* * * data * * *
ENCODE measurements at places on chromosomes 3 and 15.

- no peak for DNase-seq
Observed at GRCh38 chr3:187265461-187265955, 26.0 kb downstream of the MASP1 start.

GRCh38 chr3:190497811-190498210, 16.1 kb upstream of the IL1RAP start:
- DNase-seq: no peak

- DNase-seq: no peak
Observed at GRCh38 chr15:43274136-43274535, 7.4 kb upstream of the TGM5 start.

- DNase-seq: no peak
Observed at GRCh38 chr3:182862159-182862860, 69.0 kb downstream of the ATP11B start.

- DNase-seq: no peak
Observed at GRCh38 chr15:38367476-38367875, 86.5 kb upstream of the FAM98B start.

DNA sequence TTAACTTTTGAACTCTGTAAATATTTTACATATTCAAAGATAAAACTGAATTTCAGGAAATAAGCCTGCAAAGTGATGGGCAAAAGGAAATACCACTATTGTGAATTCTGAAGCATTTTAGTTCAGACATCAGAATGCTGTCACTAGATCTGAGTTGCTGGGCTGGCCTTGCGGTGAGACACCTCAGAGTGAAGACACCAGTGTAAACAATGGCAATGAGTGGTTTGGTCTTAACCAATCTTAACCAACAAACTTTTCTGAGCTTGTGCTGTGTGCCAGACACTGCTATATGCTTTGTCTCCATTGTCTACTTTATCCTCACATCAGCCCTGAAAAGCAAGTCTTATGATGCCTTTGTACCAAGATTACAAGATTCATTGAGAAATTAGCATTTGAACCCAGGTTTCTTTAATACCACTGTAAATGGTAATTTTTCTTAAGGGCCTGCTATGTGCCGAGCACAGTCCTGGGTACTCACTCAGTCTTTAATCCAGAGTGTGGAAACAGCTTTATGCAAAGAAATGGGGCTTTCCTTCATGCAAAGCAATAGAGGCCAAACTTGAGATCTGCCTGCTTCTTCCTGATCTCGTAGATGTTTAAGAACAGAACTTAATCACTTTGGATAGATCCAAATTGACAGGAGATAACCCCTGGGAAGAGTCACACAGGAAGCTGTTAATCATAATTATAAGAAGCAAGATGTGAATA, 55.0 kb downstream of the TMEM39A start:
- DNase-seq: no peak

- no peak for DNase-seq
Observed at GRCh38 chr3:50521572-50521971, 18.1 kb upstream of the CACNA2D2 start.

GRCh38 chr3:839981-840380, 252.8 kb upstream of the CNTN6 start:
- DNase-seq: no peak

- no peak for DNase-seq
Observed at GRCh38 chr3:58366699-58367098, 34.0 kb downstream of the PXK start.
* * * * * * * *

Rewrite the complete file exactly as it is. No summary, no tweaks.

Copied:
ENCODE measurements at places on chromosomes 3 and 15.

- no peak for DNase-seq
Observed at GRCh38 chr3:187265461-187265955, 26.0 kb downstream of the MASP1 start.

GRCh38 chr3:190497811-190498210, 16.1 kb upstream of the IL1RAP start:
- DNase-seq: no peak

- DNase-seq: no peak
Observed at GRCh38 chr15:43274136-43274535, 7.4 kb upstream of the TGM5 start.

- DNase-seq: no peak
Observed at GRCh38 chr3:182862159-182862860, 69.0 kb downstream of the ATP11B start.

- DNase-seq: no peak
Observed at GRCh38 chr15:38367476-38367875, 86.5 kb upstream of the FAM98B start.

DNA sequence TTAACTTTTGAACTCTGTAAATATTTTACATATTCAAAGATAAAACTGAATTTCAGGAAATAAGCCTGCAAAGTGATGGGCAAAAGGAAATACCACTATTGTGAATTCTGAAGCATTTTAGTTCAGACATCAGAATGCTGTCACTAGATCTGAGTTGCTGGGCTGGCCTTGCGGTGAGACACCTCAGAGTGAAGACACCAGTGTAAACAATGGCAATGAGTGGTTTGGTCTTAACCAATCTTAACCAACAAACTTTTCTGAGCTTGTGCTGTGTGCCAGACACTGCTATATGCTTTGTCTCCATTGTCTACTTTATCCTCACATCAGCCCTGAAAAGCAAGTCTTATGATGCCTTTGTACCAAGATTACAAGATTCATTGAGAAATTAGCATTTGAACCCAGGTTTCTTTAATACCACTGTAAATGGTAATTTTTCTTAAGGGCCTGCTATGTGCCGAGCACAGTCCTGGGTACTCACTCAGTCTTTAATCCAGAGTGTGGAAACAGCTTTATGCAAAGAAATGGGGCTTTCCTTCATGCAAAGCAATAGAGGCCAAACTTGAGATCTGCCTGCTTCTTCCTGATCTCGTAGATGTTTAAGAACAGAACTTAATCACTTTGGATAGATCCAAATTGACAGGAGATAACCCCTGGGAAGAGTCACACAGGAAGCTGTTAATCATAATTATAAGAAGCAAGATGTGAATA, 55.0 kb downstream of the TMEM39A start:
- DNase-seq: no peak

- no peak for DNase-seq
Observed at GRCh38 chr3:50521572-50521971, 18.1 kb upstream of the CACNA2D2 start.

GRCh38 chr3:839981-840380, 252.8 kb upstream of the CNTN6 start:
- DNase-seq: no peak

- no peak for DNase-seq
Observed at GRCh38 chr3:58366699-58367098, 34.0 kb downstream of the PXK start.